Running head: NURSING PROBLEM 1
NURSING PROBLEM 2
Specialization: Nursing Practitioner.
As a nursing practitioner, the major roles include the assessment of the needs of the patients. A nursing practitioner also orders and interprets test from laboratories, they do illness and disease diagnosis, medication prescription and formulate plans for treatment. There are a number of challenges that face the nurse in their field of practices. This paper will focus to discuss the hazards in the workspace of these practitioners. It will also seek to find a way of solving these challenge using innovative means.
The Problem of Interest
Hazard in The Nursing Field.
The nursing field of practice is one of the most dangerous places of working as one does work in a delicate environment where one is in the risks of being infected or even injuring oneself. Nurses are faced with a number of risks in daily job activities. Some of these hazards include injuries, flu germs, hand washing –related dermatitis and pathogens that are based in the blood among others.
According to the report produced by OSHA, about 5.6 million of 12.2 million workers are under the risk of being exposed to blood borne pathogens. This is a big number of health workers under the risk meaning that soon there will be a shortage of health nursing or health workers in general. Moreover, the rates of risks are higher in the health care industry than any other industries. This industry has registered around 35000 injuries covering different parts of the body. These range from the shoulders, hands, feet, and back. These statistics are according to the Bureau Labor Statistics (Gooch, 2015).
Apart from the acute injuries discussed, they also suffer harm exposed on their hands. From a recent study carried out in the University of Manchester, the health workers that follow protocols are 4.5 times exposed to skin damage risks. The report also reported up to 25 percent of cases of irritant contact dermatitis.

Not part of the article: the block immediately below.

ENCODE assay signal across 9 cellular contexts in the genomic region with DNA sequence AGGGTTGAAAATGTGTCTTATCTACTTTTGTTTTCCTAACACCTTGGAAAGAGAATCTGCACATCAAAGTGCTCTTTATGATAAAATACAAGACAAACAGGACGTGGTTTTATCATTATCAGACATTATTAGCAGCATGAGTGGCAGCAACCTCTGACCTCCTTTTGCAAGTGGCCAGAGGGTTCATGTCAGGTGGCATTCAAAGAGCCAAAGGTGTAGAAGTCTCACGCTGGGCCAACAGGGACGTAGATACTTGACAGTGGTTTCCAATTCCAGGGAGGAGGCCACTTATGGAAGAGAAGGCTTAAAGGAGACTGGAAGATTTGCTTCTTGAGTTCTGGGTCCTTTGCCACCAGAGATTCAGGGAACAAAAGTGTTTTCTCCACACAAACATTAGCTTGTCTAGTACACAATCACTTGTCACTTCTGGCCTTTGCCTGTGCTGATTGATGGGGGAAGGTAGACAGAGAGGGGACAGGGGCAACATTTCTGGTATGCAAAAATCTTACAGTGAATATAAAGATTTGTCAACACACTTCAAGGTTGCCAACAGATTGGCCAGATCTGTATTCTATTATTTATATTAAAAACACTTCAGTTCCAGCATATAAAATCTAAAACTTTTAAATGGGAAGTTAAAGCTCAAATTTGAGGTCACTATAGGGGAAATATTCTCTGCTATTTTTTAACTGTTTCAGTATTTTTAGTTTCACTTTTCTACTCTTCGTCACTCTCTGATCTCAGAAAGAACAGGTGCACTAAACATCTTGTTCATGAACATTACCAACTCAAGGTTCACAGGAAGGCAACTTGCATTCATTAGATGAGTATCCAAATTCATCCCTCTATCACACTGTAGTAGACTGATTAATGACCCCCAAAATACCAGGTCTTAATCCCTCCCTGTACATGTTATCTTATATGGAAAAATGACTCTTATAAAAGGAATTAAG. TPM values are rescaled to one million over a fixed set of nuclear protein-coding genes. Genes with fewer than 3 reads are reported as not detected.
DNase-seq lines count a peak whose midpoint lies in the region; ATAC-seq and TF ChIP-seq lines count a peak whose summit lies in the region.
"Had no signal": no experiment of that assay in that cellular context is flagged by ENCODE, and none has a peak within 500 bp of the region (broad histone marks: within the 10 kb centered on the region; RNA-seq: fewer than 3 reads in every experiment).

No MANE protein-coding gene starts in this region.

These individuals also get exposed to infectious diseases in their areas of practice. One of the most commonly contacted infection is Hepatitis B (HBV). This is infection can be contacted via blood contact, feces, saliva, and semen. This instrument of spreading the infection is in contact with the patient and also the needles (Gooch, 2015). Nursing practitioners also risk exposure to toxic substances in the clinical environment. Radiation is another risk that comes majorly from the ionizing radiation. Complications associated with radiation include skin cancer, leukemia, and cancer among others. One comes to contact with this radiation in the instances of performing x-ray scans. Another challenge that faces nursing practitioners is stress. This is experienced mostly among the nurses who work with the patients that are terminally or chronically ill (NCBI, 2016).
The focus of the research is on the articles that are based on nursing practices. These articles also further narrow down to the specific problems facing the nursing practitioners. The aim is to find a solution to the above-identified problem.
It was crucial to put up ways to protect nursing practitioners. It is important to take extra measures when working in various situations. Capacity building of the nurses on the safety measures while working is very important. They should also be educated on using the protective gear which will reduce exposure to risks. For instance, the use of antiviral face mask inactivates the 99.99 percent of the flu viruses tested in the laboratory.
Gooch, K. (2015, August 13). 5 of the biggest issues nurses face today. Becker’s Hospital Review. Retrieved from https://www.beckershospitalreview.com/human-capital-and-risk/5-of-the-biggest-issues-nurses-face-today.html
Gooch, K. (2015, July 15) 4 common nursing hazards demanding hospitals’ attention. Clinical Leadership & Infection Control. Retrieved from https://www.beckershospitalreview.com/quality/4-common-nursing-hazards-demanding-hospitals-attention.html
NCBI (2016). Nursing Health & Environment: Strengthening the Relationship to Improve the Public Health. Retrieved from https://www.ncbi.nlm.nih.gov/books/NBK232400/